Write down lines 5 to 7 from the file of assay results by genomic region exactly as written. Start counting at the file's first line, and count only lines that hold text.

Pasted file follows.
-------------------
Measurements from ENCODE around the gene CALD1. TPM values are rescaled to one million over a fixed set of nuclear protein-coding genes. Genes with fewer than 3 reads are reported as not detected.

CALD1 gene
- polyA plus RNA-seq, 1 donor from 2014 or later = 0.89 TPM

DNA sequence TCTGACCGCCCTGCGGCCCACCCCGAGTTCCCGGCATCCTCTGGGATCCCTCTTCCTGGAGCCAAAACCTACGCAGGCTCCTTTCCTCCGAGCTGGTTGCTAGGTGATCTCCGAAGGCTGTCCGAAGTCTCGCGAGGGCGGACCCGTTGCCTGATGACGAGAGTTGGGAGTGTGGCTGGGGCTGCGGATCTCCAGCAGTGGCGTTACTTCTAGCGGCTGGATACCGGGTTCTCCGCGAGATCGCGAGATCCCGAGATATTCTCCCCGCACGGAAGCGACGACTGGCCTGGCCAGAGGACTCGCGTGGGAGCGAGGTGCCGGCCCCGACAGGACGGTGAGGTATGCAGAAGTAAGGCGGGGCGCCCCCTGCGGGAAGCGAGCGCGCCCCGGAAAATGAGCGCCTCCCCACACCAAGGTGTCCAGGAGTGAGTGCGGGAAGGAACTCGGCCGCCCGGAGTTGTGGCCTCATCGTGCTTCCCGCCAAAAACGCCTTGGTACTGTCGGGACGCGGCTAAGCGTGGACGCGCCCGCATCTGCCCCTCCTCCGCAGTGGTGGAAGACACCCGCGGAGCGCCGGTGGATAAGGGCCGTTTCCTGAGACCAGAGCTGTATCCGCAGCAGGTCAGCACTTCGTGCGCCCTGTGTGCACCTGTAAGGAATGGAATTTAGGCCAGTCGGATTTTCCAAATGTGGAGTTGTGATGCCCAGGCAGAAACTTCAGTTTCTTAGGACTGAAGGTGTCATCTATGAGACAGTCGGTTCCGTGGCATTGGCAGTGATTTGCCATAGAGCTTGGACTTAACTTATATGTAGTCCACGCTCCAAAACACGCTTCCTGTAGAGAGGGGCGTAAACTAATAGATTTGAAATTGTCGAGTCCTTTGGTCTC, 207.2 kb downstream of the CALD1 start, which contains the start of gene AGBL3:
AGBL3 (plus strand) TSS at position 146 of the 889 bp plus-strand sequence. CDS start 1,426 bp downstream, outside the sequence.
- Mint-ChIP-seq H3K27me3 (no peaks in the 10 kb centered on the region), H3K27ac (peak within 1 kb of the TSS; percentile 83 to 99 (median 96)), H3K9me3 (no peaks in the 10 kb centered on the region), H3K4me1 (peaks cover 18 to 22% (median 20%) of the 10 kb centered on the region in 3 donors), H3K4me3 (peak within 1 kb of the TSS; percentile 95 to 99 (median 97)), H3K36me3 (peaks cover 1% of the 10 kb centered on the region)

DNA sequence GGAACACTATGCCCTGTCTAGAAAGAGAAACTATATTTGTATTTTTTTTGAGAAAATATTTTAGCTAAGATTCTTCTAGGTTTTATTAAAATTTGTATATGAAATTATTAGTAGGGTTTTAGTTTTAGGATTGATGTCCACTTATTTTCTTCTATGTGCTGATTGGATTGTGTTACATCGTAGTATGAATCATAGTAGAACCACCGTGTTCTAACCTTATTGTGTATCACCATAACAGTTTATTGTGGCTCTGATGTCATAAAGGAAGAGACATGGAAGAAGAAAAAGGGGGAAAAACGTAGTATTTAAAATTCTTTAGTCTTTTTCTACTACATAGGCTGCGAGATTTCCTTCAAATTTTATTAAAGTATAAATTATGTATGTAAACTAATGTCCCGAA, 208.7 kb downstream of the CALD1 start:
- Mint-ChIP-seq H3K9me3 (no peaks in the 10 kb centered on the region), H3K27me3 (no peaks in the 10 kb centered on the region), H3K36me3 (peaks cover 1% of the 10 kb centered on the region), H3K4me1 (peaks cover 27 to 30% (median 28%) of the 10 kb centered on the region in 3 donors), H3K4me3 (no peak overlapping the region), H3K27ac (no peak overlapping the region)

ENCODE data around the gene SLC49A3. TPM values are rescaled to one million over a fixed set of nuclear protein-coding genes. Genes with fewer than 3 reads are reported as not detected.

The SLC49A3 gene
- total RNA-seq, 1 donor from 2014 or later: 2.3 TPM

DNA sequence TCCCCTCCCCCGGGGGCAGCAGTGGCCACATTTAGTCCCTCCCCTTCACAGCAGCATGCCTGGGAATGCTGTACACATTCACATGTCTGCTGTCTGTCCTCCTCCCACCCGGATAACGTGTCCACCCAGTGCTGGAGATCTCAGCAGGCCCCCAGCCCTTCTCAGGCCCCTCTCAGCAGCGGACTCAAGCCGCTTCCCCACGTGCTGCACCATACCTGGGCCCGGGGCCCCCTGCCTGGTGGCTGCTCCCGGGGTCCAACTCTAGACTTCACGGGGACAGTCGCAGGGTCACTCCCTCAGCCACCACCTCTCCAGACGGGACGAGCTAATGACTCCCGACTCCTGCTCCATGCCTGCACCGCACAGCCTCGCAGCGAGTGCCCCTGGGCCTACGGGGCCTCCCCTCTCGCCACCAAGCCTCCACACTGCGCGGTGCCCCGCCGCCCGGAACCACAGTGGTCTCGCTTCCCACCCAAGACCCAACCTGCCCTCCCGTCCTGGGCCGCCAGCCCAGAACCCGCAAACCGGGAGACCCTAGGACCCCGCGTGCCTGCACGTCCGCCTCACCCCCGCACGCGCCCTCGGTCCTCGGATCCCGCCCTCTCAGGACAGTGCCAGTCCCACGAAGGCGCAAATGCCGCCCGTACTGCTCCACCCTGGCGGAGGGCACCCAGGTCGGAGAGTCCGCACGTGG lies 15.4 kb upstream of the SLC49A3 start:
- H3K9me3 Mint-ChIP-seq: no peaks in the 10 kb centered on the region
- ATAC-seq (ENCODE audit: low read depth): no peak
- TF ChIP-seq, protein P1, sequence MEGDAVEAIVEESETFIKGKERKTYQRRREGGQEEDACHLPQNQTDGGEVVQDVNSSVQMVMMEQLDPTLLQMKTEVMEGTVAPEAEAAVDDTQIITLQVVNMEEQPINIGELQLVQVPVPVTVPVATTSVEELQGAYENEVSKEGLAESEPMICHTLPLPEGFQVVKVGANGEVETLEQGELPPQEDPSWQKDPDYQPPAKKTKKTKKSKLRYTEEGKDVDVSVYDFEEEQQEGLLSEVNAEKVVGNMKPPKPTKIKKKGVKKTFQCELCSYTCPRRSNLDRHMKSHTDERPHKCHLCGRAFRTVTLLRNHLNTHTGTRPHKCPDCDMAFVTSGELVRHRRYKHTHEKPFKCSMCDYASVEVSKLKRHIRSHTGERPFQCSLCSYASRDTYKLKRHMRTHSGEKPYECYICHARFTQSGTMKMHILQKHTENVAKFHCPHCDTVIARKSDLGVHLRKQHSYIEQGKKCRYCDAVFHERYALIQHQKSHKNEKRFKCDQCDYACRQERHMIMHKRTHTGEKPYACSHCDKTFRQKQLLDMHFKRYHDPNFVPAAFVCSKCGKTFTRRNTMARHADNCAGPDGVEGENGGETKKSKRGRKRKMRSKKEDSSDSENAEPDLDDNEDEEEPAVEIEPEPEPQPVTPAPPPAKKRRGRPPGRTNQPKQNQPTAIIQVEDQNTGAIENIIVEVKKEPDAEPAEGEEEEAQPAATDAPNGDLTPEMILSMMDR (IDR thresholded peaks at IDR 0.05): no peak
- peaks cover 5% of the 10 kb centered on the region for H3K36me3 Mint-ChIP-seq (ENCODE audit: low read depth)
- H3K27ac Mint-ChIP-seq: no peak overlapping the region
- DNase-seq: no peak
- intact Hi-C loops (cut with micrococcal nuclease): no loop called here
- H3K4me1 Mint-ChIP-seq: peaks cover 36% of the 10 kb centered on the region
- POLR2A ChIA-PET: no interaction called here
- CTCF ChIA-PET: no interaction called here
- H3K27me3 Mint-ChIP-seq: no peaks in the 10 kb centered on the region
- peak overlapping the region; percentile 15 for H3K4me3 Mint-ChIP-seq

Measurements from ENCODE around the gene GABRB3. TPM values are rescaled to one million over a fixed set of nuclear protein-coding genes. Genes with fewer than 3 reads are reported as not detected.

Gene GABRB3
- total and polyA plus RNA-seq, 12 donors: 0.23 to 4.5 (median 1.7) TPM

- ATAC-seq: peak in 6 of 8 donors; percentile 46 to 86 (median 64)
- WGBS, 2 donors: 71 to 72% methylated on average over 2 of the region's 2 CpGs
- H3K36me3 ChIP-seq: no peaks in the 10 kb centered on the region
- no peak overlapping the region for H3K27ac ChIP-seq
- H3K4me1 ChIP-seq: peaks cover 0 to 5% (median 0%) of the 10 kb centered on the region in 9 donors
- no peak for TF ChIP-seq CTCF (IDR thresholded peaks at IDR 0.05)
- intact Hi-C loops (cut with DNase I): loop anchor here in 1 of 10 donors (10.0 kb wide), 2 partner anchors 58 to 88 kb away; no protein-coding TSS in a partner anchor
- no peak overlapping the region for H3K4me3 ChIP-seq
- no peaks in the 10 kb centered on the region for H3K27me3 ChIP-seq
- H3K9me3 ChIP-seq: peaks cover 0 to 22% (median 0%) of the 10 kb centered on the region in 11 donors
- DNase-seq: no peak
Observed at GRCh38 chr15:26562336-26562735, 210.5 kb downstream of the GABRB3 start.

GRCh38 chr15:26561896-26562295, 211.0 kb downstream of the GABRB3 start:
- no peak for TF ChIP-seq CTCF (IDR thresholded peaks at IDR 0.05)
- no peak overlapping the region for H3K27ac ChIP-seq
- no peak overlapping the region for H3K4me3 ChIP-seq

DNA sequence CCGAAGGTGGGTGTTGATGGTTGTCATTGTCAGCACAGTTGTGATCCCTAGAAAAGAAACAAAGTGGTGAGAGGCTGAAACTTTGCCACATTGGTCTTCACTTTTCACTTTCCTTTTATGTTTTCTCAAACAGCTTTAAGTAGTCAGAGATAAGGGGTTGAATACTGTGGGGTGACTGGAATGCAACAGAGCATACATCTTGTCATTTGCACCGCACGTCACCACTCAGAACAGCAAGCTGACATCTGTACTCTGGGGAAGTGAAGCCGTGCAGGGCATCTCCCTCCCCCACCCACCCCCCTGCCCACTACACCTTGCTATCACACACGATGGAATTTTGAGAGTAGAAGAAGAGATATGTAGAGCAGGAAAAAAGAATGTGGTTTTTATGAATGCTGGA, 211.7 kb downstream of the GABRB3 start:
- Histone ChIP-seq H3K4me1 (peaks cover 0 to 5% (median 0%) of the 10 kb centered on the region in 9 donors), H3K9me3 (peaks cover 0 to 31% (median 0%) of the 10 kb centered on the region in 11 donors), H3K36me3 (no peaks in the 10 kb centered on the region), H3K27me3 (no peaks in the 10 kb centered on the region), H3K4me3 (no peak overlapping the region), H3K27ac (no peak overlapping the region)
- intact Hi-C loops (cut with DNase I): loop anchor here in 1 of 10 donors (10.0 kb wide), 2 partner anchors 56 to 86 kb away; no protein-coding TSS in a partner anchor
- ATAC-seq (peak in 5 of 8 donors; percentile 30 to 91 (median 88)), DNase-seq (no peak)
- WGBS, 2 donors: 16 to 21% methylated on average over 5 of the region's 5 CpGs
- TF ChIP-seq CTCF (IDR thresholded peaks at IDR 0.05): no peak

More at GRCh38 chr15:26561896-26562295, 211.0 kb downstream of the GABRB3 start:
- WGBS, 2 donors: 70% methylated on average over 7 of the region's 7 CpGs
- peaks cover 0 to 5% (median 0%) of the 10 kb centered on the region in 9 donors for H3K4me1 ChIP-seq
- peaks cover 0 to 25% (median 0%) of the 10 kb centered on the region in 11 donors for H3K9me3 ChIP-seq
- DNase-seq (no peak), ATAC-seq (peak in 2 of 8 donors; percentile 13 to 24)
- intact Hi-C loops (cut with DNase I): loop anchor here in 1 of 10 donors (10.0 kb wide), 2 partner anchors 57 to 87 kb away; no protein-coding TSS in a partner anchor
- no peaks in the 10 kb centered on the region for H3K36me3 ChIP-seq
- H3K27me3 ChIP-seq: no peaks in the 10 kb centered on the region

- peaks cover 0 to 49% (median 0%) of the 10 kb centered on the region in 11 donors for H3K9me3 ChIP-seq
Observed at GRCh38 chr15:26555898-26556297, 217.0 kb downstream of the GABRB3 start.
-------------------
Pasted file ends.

AGBL3 (plus strand) TSS at position 146 of the 889 bp plus-strand sequence. CDS start 1,426 bp downstream, outside the sequence.
- Mint-ChIP-seq H3K27me3 (no peaks in the 10 kb centered on the region), H3K27ac (peak within 1 kb of the TSS; percentile 83 to 99 (median 96)), H3K9me3 (no peaks in the 10 kb centered on the region), H3K4me1 (peaks cover 18 to 22% (median 20%) of the 10 kb centered on the region in 3 donors), H3K4me3 (peak within 1 kb of the TSS; percentile 95 to 99 (median 97)), H3K36me3 (peaks cover 1% of the 10 kb centered on the region)

DNA sequence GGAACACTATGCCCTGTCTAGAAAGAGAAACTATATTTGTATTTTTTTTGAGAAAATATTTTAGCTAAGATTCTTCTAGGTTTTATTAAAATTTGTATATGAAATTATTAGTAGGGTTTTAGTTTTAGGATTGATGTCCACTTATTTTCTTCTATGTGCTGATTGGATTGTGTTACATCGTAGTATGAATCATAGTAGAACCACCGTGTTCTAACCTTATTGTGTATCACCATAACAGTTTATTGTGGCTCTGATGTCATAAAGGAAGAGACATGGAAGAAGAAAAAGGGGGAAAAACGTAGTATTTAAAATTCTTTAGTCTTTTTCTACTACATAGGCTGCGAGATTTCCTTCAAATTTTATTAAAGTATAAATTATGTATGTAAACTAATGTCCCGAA, 208.7 kb downstream of the CALD1 start: